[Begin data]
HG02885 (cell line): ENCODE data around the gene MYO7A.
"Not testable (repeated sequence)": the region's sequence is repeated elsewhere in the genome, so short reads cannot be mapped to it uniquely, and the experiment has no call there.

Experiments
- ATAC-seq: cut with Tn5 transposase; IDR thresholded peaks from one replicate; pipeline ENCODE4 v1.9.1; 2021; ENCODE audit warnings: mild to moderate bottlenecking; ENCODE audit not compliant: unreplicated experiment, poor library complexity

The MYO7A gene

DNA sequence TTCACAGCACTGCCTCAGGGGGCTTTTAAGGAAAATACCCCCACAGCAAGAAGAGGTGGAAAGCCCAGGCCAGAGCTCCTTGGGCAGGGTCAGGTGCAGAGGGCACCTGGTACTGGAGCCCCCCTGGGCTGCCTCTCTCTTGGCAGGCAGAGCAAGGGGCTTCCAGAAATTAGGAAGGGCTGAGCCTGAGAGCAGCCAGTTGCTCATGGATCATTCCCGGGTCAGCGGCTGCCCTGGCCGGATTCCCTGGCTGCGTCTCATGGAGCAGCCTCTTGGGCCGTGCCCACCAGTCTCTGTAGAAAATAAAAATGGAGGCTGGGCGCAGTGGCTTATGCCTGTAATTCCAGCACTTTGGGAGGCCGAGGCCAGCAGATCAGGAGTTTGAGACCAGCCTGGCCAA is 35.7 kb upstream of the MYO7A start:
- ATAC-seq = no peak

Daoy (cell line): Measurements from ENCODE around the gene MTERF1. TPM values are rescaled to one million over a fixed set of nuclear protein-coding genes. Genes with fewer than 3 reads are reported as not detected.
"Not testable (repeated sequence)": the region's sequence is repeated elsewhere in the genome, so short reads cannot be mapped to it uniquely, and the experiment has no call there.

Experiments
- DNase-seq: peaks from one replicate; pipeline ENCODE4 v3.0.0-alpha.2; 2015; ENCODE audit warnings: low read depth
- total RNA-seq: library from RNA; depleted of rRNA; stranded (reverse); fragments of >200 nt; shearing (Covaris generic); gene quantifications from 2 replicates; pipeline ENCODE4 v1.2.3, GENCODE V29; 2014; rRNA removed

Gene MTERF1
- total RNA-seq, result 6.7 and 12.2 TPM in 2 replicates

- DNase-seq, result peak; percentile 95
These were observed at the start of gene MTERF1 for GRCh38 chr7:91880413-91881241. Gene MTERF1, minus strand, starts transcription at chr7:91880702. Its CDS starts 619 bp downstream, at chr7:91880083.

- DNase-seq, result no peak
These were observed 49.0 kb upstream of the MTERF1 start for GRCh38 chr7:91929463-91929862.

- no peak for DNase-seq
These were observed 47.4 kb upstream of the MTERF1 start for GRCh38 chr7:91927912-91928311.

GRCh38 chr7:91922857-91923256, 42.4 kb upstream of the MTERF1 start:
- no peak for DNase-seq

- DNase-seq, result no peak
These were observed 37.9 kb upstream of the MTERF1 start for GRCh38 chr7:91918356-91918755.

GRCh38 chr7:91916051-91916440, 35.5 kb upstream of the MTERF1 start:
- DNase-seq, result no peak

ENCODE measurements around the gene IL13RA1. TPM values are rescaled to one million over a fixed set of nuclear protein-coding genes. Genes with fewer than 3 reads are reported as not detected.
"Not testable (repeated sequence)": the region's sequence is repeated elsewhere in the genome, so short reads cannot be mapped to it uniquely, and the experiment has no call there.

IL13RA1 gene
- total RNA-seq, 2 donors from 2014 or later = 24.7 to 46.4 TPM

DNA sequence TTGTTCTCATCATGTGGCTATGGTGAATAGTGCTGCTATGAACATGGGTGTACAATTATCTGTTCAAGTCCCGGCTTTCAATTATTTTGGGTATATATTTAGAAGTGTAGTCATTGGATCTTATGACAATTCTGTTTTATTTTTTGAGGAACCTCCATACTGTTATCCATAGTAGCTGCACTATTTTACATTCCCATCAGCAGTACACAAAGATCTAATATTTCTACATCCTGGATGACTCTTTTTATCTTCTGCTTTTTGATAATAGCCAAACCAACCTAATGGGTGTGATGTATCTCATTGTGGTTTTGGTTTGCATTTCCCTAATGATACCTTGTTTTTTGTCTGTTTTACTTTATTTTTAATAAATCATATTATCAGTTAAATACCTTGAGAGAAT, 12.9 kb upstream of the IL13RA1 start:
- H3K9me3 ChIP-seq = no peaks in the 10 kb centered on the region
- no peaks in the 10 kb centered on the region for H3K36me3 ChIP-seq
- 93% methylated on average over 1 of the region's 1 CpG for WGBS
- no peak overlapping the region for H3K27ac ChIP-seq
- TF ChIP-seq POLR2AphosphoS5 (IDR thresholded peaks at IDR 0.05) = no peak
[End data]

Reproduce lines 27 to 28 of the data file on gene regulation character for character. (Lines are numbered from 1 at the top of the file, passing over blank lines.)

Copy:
ENCODE measurements around the gene IL13RA1. TPM values are rescaled to one million over a fixed set of nuclear protein-coding genes. Genes with fewer than 3 reads are reported as not detected.
"Not testable (repeated sequence)": the region's sequence is repeated elsewhere in the genome, so short reads cannot be mapped to it uniquely, and the experiment has no call there.